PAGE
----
Now that is an impressive harvest of carrots! I totally agree, why not put the best into our bodies...besides the exercise does us good too! Wonderful post...Kim

Ruralrose said...

Beautifully put, you should write to be published!

Silke said...

What a beautiful post, Mike! And you are so right. We don't currently grow all the food we eat, but I think we'd be able to do so if need be. And with Daniel's knowledge of plants in the wild, we'd be good foragers as well. I do admire all of you who do grow your own food!! I am glad you are sharing your knowledge on this blog!! :) Silke

mostlypurple said...

I grew a handful of chantenay this year and was floored with how sweet tender and flavorful they were. For next year, I plan to have one whole raised bed dedicated to carrots. Mine will be on a much smaller scale (3' x 8') than yours obviously, but with dedication and passion on par with what you convey in this post.

Mr. H. said...

Vickie,

I avoided growing white carrots for many years, for some silly reason I thought they would be of sub-par flavor. Boy was I wrong, they are delicious, even the big ones. We grew a full spectrum of colorful carrots this year and the two whites, my chantenay, imperator, and new to our garden parisian market carrots were my favorites.

http://www.carrotmuseum.co.uk/today.html

Mr. H. said...

inadvertent farmer,

I agree, one of the the best parts about gardening besides the nutritious food is all the exercise you receive.

Mr. H. said...

Ruralrose,

One never knows what will come with time but for now I am happy to just publish a post now and then.

Mr. H. said...

Silke!,

I think you and Daniel would make out really well if need be. You already have the hardest part (for some people) down. You enjoy eating a wide variety of delicious nutritious foods.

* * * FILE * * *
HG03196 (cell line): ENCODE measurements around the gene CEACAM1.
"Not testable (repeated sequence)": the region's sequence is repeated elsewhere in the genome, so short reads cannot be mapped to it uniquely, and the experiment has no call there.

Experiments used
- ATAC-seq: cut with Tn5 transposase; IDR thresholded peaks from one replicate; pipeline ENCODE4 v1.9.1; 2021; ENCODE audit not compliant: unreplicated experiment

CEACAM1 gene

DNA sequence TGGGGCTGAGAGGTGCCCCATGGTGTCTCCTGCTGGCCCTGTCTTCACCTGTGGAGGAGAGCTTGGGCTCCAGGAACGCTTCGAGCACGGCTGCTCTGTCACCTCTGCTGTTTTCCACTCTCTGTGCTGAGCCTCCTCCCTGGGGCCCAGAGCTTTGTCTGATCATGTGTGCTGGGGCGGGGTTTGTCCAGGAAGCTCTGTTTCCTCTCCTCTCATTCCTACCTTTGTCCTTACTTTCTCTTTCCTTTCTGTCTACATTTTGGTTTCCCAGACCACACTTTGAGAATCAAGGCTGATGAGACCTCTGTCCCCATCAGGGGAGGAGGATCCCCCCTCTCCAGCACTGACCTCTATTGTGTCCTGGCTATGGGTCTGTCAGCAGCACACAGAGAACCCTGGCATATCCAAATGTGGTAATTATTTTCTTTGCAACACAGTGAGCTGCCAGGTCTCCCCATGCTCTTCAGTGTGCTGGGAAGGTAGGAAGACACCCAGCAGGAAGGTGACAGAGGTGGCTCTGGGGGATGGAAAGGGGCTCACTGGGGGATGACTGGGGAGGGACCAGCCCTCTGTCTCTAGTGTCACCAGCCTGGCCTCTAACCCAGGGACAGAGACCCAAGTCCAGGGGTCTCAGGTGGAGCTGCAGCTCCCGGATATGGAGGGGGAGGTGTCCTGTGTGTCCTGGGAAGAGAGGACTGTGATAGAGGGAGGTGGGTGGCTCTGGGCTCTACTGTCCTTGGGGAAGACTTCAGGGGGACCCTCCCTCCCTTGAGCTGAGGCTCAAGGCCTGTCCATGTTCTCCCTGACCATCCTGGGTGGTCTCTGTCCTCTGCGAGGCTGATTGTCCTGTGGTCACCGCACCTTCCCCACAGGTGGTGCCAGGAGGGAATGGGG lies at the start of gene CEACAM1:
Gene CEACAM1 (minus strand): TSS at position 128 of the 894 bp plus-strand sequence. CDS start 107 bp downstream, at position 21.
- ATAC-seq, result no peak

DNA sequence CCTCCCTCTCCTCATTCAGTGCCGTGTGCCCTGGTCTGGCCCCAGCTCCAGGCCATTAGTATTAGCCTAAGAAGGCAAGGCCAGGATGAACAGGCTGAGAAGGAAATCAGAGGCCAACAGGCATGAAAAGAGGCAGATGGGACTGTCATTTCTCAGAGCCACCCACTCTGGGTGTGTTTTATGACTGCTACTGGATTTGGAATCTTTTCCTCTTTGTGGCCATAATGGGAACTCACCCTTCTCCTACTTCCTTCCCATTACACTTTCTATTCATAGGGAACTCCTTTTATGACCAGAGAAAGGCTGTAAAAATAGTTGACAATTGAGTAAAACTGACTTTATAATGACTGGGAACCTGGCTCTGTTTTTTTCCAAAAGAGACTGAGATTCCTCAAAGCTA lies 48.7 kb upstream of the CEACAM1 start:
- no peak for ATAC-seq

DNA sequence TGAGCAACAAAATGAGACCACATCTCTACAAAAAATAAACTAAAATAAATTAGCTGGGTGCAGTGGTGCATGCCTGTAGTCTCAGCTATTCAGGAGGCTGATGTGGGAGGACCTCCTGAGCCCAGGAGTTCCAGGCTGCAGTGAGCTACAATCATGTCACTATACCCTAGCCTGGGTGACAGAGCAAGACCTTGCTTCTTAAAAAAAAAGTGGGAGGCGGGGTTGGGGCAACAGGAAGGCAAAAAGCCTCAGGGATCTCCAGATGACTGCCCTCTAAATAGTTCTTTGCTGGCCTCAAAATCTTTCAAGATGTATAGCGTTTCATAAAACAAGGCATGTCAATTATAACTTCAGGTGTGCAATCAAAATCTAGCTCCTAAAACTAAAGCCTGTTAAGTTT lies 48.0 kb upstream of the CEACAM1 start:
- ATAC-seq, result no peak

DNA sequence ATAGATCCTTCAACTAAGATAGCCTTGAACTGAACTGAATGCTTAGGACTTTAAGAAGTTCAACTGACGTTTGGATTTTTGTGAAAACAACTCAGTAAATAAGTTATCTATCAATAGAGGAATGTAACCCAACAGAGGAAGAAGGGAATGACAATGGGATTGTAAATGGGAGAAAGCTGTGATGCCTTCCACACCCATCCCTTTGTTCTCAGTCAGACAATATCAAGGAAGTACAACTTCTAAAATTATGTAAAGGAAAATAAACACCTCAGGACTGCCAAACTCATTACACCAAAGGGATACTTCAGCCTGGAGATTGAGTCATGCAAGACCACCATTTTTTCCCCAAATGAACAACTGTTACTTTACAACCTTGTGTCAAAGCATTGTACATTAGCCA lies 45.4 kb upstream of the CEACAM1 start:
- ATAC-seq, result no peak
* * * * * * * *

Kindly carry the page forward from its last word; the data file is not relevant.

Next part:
Mr. H. said...

mostlypurple,

Chantenay's are one of our favorites as well. They make for an excellent storage carrot. It really is pretty amazing how much better a home grown carrot tastes in comparison to those dried up store bought ones.

Silke said...

Hey, I never thought about that...it's true, we like to eat healthy foods and we are always trying new dishes. Plus, we know how to put together ingredients. It didn't occur to me that this side of feeding oneself is important as well!
Also, thanks for your comment on my Joy Diet post! I appreciate it!! :) Silke

Stefaneener said...

Oh, I need to send you over to a rant made by a spinner I know. Let me find it. . .
Oh, here it is (I hope it loads for you) http://abbysyarns.com/2007/10/should-everyone-spin-another-yarn-manifesto

Anyhow, I grow because I can't not. It's as simple as that. Knitting I do because I love the product and feel proud of myself, spinning because it's fun. .. but growing food is as near a compulsion as I can get. The taste is pretty good, and I love not having to go to the store, or going and just looking at the kale, and thinking, "Got that. . . got that. . . don't need that. . . gee, $6/pound?. .. got that"

I was wondering yesterday, however, what it's going to be like when I'm 80 and have this huge garden. Let's hope for lots of grandkids!

Jo said...

I think Thomas Hardy is right. Simple daily tasks and pleasures will outlast, simply because those who partake in them (as opposed to people who let others do all for them) will outlast.

I think no matter how disconnected from the land 'agriculture' becomes, there will always be a subset of society that will insist on a more traditional means of growing food.

No matter how powerful Monsanto and their ilk grow, I doubt they will ever be able to patent dirt, water and sunlight. Okay, I hope they won't ever be able to...

It's me ...Mavis said...